Laugh away looks etc.. and learn to read.. it was the analyst at Racing Analytical Services that gave us the information -maybe you could take a TAFE class too.
Those needing vit B or other things would of course benefit, but it WON"T work on a nautrally nervous horse.
All you lot do is fill the pockets of the herbal companies and they laugh all the way to the bank.
Learn to read.

31-08-01, 12:11 AM
"All of this self righteousness about "only using natural calmers" amuses me.
Your intent is to quieten a nervous horse, so if they get ace or valerian the intent is the same the only thing the herbal users are doing is trying to achieve the same result without getting labelled as dopers.
You ARE doping.. simple as that."

This is your comment X1 that I find most amusing!!! My reading skills are quite okay, thanks! :-)

A little knowledge can be a dangerous thing.

smiling (Guest)
31-08-01, 01:50 AM
what about the feed companies who produce the ""cool"" feeds to take the fizz out of your horse. As I said before if it helps a naturally nervous horse to attain a better level of control out of the ring or performance area then it has to be beneficial whether it is synthetic or natural , the advantage of natural is that it is gentle on the system. By the way XI B vit and herbal calmers are different , one is for deficiency the other helps settle the naturally uptight nervous system.Chamomile tea has been used for centuries for settling everyone from infants to elderly with thousands of studies done to prove that it is effective, the same can be said for VitB , it has been proven that Vit B deficiency can show as nervous behaviour in both humans and animals.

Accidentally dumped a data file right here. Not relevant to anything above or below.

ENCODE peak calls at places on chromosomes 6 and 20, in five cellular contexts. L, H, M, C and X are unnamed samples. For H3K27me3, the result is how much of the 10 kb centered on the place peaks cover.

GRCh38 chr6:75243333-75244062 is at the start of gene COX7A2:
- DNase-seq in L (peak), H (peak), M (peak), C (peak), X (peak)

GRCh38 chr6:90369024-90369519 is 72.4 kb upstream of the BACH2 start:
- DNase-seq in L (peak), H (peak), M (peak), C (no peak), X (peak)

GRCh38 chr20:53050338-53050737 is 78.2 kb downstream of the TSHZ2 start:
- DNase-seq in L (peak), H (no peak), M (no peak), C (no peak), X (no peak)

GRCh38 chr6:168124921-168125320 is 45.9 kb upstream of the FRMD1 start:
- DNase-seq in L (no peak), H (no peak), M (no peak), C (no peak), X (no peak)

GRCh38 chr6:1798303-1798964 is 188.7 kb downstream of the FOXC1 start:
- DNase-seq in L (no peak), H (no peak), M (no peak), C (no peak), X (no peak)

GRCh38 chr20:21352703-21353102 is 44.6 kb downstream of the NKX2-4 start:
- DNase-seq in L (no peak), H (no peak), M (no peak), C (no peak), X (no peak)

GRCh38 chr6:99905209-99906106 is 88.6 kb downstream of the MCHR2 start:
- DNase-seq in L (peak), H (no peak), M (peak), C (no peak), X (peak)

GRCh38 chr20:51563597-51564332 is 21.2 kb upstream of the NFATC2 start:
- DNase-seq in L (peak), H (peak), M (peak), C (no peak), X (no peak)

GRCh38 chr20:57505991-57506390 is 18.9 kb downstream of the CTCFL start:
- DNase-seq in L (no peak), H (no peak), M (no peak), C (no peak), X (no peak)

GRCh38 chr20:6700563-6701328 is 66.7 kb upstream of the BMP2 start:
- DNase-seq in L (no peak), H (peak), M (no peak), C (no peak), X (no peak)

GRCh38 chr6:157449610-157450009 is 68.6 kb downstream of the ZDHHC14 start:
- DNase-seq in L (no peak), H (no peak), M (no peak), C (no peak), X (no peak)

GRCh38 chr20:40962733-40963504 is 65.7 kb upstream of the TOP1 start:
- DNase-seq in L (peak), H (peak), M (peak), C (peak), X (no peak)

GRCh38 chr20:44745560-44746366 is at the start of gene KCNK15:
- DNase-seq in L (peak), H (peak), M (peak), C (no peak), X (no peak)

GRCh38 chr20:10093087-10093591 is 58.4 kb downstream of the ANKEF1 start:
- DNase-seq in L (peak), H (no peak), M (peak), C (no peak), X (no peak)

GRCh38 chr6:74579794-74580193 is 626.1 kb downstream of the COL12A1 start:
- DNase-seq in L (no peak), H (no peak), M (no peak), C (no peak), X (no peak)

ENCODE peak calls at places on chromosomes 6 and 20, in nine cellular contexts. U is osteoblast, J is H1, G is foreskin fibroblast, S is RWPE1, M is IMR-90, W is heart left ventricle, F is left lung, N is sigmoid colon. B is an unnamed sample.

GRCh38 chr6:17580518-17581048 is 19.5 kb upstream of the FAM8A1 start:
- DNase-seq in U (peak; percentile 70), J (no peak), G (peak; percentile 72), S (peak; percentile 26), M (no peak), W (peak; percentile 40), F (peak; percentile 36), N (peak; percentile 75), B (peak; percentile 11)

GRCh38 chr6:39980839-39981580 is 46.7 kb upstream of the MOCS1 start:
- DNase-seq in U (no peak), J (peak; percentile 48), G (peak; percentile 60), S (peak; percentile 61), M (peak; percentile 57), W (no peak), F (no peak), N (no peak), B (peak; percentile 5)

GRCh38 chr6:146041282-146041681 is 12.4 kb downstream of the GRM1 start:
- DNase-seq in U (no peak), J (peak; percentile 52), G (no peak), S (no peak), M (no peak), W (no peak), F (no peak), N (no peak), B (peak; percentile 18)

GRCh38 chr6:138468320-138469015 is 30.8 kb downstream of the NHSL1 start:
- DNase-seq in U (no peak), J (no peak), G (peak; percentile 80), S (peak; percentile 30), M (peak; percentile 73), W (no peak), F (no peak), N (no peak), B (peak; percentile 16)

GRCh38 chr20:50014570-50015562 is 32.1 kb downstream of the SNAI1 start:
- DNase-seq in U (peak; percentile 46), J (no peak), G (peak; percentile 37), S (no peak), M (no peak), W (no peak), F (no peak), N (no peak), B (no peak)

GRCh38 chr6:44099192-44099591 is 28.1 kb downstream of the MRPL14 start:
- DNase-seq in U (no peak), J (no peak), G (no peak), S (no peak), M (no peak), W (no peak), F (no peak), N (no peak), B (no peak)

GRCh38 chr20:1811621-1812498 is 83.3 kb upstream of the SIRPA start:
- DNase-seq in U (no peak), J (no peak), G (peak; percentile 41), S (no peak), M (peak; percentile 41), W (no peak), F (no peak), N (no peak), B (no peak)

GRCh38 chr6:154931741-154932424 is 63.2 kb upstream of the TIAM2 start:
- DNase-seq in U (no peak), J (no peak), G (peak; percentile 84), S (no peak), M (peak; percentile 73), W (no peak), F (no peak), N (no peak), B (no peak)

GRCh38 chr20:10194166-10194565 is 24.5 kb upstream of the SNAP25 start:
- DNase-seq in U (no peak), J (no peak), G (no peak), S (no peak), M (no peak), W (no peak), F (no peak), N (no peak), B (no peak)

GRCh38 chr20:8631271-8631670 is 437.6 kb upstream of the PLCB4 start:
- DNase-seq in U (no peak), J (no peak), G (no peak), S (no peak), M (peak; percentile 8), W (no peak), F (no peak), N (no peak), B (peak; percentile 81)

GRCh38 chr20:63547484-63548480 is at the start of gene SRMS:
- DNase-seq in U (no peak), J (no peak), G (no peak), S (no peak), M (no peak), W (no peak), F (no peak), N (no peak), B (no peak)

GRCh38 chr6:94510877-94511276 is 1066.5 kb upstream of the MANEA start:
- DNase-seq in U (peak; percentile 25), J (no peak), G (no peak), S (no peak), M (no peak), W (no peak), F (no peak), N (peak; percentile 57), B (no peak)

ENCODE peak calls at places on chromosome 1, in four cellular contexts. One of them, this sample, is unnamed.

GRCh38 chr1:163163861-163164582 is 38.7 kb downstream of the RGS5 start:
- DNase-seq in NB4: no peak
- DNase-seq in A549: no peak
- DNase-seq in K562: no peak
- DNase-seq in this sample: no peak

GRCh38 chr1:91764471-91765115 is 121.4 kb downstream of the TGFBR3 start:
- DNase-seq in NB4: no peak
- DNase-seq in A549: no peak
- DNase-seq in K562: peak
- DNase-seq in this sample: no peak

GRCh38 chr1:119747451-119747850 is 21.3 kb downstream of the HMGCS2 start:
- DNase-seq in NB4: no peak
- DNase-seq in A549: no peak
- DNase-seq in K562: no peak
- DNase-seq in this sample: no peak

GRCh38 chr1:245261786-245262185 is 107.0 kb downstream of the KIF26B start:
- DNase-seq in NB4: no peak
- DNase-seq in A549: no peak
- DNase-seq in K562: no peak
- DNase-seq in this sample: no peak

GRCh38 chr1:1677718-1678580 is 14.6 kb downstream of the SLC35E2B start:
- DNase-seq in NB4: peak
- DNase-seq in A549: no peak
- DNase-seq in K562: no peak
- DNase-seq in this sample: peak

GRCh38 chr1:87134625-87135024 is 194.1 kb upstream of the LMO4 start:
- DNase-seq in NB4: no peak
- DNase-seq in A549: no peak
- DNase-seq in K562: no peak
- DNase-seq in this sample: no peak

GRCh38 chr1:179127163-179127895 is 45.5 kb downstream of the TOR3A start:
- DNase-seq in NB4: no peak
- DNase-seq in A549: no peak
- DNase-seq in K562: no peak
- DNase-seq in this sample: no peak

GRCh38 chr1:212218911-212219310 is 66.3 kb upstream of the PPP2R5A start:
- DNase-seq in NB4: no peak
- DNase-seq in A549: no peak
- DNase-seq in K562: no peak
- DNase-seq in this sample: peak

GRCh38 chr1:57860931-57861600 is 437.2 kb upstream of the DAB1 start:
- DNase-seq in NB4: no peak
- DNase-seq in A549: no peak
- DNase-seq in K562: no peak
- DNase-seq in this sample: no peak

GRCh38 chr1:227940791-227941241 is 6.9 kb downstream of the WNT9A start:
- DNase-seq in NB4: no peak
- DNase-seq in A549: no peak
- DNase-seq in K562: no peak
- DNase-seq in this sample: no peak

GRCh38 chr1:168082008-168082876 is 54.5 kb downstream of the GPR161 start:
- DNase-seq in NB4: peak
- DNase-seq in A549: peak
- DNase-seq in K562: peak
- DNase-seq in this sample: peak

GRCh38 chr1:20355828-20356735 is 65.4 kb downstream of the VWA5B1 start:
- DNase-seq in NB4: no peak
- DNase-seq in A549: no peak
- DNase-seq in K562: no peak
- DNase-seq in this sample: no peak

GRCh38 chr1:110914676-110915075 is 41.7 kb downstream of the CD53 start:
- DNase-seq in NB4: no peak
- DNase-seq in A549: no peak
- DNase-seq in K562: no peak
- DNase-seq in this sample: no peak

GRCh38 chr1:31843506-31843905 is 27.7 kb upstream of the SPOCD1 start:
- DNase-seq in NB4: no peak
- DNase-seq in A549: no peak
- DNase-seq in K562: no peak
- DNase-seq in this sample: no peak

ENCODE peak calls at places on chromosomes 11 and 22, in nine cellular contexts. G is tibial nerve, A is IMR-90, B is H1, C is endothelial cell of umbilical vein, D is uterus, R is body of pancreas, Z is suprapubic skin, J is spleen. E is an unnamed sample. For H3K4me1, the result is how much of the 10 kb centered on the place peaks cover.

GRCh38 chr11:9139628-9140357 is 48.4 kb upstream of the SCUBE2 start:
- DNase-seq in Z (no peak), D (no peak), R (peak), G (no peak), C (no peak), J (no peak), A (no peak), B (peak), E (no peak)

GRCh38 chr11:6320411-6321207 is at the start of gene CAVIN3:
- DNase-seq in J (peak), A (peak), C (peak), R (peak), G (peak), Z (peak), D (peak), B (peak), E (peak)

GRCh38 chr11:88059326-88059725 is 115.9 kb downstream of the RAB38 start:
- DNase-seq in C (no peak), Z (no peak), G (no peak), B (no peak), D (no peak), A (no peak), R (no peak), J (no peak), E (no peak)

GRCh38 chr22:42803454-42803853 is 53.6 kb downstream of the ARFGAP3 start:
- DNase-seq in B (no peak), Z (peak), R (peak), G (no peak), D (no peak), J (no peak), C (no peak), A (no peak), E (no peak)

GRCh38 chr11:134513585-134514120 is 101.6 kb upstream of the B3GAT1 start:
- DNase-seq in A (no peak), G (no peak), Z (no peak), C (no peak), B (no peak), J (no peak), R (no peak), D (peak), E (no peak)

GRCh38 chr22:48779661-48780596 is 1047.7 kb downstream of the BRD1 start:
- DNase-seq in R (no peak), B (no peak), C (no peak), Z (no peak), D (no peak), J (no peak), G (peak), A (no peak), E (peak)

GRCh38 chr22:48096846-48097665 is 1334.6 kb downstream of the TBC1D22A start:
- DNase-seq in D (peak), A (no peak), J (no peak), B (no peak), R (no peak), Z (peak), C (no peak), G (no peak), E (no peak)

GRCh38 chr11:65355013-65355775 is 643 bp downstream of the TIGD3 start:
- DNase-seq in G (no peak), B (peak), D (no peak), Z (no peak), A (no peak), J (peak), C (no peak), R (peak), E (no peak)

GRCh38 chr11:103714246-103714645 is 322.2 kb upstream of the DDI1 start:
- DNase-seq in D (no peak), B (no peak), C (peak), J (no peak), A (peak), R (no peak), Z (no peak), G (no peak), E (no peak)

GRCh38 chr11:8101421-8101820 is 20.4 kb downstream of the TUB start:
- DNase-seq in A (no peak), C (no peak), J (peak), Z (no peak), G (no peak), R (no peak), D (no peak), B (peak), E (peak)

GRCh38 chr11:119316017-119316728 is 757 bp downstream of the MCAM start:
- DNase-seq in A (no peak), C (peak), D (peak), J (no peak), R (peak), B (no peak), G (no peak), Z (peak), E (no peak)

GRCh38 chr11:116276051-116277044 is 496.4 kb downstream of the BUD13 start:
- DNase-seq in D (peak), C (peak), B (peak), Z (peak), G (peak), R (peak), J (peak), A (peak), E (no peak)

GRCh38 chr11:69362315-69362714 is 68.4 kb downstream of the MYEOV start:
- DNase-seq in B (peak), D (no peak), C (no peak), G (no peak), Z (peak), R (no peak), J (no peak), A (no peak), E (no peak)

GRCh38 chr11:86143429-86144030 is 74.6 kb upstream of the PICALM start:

If you are shouting about enhancers in competition yes have to agree with you , it should be a level playing field ,but if you are having a shot at them in general use , think again.

Annoyed (Guest)
31-08-01, 11:53 AM
I don't care what anyone says, you can not compare herbal remedies to drugs. With drugs the horse is not really aware what is going on around it and will still be up tight the next time it is taken out without the drugs. Herbal is a long term solution to assist the horse with being able to keep its mind on the job. The horse is still totally aware but is able to cope just that bit better.

darley (Guest)
31-08-01, 12:25 PM
Calmer or Calm Down Drops (can't remember exact name) produced by Donna Morgan-Robinson are excellent, we use them on thoroughbreds in training, from 2yos to a 5yo stallion.